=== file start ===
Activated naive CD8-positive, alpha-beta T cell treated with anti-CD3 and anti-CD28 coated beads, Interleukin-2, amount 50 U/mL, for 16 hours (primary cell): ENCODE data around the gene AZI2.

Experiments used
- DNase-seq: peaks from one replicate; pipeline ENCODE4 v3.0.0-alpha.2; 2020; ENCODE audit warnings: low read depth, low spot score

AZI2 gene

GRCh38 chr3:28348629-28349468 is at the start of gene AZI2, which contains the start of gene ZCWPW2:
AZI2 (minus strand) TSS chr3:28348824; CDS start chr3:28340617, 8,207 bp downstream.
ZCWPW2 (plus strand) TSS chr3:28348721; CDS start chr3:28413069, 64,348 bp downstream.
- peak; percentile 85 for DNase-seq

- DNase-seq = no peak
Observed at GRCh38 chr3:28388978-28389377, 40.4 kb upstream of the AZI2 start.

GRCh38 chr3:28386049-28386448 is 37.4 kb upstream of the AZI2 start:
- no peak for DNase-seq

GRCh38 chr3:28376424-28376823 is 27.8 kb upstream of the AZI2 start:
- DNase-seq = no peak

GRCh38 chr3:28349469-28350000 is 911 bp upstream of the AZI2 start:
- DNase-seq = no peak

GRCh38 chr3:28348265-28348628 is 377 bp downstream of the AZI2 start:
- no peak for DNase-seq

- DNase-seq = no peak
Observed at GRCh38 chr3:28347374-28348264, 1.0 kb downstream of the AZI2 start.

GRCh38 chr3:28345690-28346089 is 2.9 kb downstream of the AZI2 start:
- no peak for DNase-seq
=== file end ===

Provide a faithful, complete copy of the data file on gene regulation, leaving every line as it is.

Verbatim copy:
Activated naive CD8-positive, alpha-beta T cell treated with anti-CD3 and anti-CD28 coated beads, Interleukin-2, amount 50 U/mL, for 16 hours (primary cell): ENCODE data around the gene AZI2.

Experiments used
- DNase-seq: peaks from one replicate; pipeline ENCODE4 v3.0.0-alpha.2; 2020; ENCODE audit warnings: low read depth, low spot score

AZI2 gene

GRCh38 chr3:28348629-28349468 is at the start of gene AZI2, which contains the start of gene ZCWPW2:
AZI2 (minus strand) TSS chr3:28348824; CDS start chr3:28340617, 8,207 bp downstream.
ZCWPW2 (plus strand) TSS chr3:28348721; CDS start chr3:28413069, 64,348 bp downstream.
- peak; percentile 85 for DNase-seq

- DNase-seq = no peak
Observed at GRCh38 chr3:28388978-28389377, 40.4 kb upstream of the AZI2 start.

GRCh38 chr3:28386049-28386448 is 37.4 kb upstream of the AZI2 start:
- no peak for DNase-seq

GRCh38 chr3:28376424-28376823 is 27.8 kb upstream of the AZI2 start:
- DNase-seq = no peak

GRCh38 chr3:28349469-28350000 is 911 bp upstream of the AZI2 start:
- DNase-seq = no peak

GRCh38 chr3:28348265-28348628 is 377 bp downstream of the AZI2 start:
- no peak for DNase-seq

- DNase-seq = no peak
Observed at GRCh38 chr3:28347374-28348264, 1.0 kb downstream of the AZI2 start.

GRCh38 chr3:28345690-28346089 is 2.9 kb downstream of the AZI2 start:
- no peak for DNase-seq